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NCJ Number: 134898 Find in a Library
Title: Alternatives to Imprisonment in Arab Countries (From Research Workshop on Alternatives to Imprisonment, Volume I, P 19-47, 1990 -- See NCJ-134897)
Author(s): R Mezghani
Date Published: 1990
Page Count: 12
Sponsoring Agency: United Nations Interregional Crime and Justice Research Institute (UNICRI)
10127 Torino, Italy
Sale Source: United Nations Interregional Crime and Justice Research Institute (UNICRI)
Viale Maestri del Lavoro, 10
10127 Torino,
Type: Survey (Cross-Cultural)
Language: English
Country: Italy
Annotation: A questionnaire survey of Arab countries gathered information about the use of alternatives to institutionalization and found a general trend toward the expansion of the use of community-based corrections, particularly for minor offenses, although the use of noncustodial sanctions is still rare.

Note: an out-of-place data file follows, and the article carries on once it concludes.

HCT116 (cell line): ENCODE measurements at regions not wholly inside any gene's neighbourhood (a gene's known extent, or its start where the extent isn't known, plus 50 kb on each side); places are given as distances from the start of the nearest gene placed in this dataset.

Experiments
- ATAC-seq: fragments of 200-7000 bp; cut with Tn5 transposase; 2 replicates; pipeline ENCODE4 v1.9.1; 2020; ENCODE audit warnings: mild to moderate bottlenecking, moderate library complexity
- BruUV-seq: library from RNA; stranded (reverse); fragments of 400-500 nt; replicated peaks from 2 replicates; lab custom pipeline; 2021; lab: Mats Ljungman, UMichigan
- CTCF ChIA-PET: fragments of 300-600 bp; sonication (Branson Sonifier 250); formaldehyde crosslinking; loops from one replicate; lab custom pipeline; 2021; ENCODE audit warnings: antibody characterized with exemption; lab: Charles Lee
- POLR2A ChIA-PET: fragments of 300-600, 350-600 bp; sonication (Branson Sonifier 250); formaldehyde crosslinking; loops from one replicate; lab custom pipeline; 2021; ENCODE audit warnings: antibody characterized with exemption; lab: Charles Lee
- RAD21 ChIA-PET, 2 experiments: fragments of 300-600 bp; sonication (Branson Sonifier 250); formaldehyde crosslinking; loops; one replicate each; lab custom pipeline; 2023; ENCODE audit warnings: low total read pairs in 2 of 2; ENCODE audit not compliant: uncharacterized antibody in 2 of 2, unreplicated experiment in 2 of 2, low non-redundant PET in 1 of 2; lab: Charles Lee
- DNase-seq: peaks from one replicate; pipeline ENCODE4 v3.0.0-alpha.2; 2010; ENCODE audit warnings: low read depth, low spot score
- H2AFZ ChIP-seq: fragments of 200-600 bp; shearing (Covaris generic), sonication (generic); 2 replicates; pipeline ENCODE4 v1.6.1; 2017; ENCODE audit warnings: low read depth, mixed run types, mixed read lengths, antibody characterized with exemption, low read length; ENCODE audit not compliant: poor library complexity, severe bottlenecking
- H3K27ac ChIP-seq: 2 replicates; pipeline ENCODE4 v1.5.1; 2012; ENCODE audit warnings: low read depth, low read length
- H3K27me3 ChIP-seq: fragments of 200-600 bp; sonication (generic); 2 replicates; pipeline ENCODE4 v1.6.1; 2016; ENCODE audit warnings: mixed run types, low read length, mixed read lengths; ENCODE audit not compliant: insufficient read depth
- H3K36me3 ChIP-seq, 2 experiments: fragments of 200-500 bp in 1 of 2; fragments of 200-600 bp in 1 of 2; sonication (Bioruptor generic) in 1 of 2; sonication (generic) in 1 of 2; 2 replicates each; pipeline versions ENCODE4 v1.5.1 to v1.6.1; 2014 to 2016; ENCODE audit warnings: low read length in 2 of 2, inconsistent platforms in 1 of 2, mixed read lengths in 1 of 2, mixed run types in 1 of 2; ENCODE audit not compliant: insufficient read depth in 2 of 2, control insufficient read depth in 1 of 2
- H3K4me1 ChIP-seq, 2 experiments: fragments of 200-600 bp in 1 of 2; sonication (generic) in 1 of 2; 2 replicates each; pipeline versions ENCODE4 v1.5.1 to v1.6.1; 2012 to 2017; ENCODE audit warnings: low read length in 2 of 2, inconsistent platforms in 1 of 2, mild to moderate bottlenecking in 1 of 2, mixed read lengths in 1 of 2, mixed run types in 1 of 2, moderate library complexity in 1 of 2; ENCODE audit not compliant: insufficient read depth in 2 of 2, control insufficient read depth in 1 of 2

Abstract: The survey received responses from 14 government agencies from 11 countries and additional information from several countries. Results revealed that imprisonment still receives priority over all other sanctions. Capital punishment is also allowed as a major sanction in almost all Arab penal systems, but it is only applied as a last resort for more serious crimes. Fines are usually applied as supplementary sanctions to imprisonment, but they often lead to imprisonment due to default. Other sanctions include deprivation of rights, removal of professional status, dismissal from public office, closing of public stores, probation, confiscation, deportation of an expatriate offender, and publicizing the verdict. The slow progress toward applying alternatives has resulted from the economic situation in most Arab countries and reluctance to try something new. Description of victim compensation (Diyya) and Islamic law in the Kingdom of Saudi Arabia
Main Term(s): Alternatives to institutionalization
Index Term(s): Capital punishment; Foreign sentencing; Incarceration; Islamic law; Middle East
Note: See NCJ-134903 for Volume II
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